Turtle tips

May 1-Oct. 31 is considered sea turtle nesting season in South Carolina. Egg-laying females will be in coastal waters and hundreds if not thousands of nests will be laid on beaches.

Among the precautions people can take:

Cut off lights near the beach or turn them landward. Close blinds for indoor lighting.

Don't use flashlights or lanterns on the beach.

Remove items from the beach at night.

Don't build beach campfires.

Don't approach a sea turtle encountered on the beach. Keep away and keep pets away from nests. Don't shoot photographs.

Don't disturb turtle tracks.

Don't litter. Don't release balloons.

Avoid beach vegetation.

In boats, stay in the channels, slow down in shallow water and keep watch.

Source: U.S. Fish and Wildlife Service

Two years ago a rarely seen, massive leatherback sea turtle crawled ashore on Kiawah Island and laid the first nest of the season.

This year is a little different.

A dead leatherback was found recently in nearby Bohicket Creek. It died from eating plastic it mistook for jellyfish.

Sea turtles will be swimming ashore to lay nests across the Lowcountry by the hundreds if not thousands over the next six months. While the season officially runs May-October, none were listed as arrived as of Friday. The ceremonial start, though, is more auspicious.

"Normally, it's Mother's Day weekend," said Elisabeth King, Kiawah Island Nature Program outdoor program director.

But the turtles' tale isn't all smiles. Predators include everything from sharks to ants. Artificial lights can disorient hatchlings. The egg-laden females get struck by boats. They get tangled in lines. And, because they eat jellyfish, they choke on litter.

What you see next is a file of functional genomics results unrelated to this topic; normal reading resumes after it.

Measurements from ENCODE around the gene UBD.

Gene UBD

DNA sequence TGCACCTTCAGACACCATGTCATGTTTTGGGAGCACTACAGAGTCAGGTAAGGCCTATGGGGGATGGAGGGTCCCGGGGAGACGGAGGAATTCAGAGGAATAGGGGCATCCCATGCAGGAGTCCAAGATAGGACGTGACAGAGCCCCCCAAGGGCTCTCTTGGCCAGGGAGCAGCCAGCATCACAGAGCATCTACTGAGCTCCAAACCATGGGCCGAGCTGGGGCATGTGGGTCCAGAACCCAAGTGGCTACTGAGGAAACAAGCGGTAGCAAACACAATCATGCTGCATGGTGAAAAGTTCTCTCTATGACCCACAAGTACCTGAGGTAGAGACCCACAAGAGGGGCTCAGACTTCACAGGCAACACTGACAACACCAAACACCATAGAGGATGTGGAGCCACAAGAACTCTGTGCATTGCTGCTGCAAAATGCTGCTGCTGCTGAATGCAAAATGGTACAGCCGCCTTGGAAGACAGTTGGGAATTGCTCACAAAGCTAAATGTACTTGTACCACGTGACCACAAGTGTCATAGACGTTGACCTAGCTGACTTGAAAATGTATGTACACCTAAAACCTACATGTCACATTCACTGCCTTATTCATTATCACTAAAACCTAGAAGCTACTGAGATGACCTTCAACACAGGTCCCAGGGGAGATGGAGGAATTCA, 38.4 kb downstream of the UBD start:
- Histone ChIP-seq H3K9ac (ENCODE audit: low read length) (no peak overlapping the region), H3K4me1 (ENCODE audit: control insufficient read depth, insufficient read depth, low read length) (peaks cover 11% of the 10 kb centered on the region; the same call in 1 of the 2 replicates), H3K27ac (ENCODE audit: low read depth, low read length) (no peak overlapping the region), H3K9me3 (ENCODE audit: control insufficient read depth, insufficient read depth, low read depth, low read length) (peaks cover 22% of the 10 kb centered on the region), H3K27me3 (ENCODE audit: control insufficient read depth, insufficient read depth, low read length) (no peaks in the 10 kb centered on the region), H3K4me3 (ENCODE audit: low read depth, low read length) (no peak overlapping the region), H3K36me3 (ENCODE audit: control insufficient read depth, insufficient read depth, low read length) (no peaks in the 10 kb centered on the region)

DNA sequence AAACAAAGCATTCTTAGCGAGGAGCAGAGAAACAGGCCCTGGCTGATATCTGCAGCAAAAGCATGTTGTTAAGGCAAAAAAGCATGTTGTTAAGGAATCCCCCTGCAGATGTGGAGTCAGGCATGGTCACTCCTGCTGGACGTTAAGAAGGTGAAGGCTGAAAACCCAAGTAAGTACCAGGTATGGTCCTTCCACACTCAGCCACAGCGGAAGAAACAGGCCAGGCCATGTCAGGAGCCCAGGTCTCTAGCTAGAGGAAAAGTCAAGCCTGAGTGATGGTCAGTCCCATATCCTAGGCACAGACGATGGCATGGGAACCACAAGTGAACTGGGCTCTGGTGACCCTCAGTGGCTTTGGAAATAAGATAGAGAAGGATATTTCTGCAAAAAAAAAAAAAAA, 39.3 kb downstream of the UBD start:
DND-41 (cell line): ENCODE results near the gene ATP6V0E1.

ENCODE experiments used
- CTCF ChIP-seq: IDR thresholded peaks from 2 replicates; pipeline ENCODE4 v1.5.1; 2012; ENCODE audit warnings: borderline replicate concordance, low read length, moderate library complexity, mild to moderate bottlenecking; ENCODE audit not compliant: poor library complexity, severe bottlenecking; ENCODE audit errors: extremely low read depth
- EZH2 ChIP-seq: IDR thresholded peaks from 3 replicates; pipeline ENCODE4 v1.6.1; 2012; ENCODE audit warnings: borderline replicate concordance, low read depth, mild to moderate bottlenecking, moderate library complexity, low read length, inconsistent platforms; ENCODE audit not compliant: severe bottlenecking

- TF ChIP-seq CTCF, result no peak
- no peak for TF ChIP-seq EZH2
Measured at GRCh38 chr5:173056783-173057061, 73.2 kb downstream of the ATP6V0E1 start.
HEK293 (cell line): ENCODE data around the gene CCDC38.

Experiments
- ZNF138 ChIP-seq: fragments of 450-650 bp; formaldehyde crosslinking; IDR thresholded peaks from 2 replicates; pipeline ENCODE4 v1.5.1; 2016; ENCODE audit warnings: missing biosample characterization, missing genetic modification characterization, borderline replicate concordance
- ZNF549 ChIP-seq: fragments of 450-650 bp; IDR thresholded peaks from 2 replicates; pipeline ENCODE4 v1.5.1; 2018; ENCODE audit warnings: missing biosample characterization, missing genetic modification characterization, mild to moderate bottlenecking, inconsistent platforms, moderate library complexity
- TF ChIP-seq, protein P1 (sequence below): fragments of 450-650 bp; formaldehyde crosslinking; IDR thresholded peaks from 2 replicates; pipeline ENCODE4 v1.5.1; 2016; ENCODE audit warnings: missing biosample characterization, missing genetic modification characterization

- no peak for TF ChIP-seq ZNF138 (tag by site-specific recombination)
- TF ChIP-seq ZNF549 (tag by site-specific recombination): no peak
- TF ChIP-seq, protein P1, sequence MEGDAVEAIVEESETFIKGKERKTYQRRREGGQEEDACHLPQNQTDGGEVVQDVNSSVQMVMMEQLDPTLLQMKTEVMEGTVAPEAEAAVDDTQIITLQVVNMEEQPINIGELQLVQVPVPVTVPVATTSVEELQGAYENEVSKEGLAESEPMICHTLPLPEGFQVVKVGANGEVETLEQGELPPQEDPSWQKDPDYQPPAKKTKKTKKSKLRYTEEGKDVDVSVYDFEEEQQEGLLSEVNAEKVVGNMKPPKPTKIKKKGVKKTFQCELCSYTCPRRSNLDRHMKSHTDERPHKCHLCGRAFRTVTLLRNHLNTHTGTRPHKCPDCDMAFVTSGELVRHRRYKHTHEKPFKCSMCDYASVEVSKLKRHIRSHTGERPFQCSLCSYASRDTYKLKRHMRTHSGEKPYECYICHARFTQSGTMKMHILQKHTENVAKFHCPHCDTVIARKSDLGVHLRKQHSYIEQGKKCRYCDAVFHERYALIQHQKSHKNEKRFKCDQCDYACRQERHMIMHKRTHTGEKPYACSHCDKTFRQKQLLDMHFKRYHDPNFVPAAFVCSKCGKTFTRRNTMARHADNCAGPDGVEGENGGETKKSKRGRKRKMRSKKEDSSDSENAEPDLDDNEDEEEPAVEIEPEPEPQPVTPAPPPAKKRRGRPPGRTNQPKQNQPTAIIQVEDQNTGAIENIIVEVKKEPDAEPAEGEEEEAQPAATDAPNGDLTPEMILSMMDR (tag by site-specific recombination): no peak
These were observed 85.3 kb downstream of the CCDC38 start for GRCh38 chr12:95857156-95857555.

The sea turtle rescue program at the South Carolina Aquarium sees a spike in injured turtle admissions each spring and summer. The most recent patient is a debilitated loggerhead found at Huntington Beach State Park, admitted Thursday night. Boat strikes and line tanglements are common among admissions, and a handful of turtles have come in sick from eating plastic.

"What I'm seeing in rehab is that (plastic ingestion) is a big part of the picture," said Kelly Thorvalson, rescue program manager. Overall, only about 10 percent of turtles that strand are found alive. "I'm assuming there are a lot more out there that strand," she said.

Nearly all the turtles hatched in the Lowcountry are loggerheads, the beloved creature of the coast, a long-lived turtle that grows to the size of a small kitchen table. Because of conservation efforts led by the state, and a virtual army of volunteers that monitors nests, its numbers are showing signs of recovering from a long decline.

All seven species of sea turtles are considered endangered or threatened, and at least four have been found to nest here. The leatherback is so rarely seen that the Kiawah nest in 2013 was only the second on the island in more than 20 years. When it's seen, there's no mistake. The turtle can reach 8 feet long and a ton in weight - more than twice the size of a loggerhead.

Reach Bo Petersen at 937-5744, @bopete on twitter or Bo Petersen Reporting on Facebook.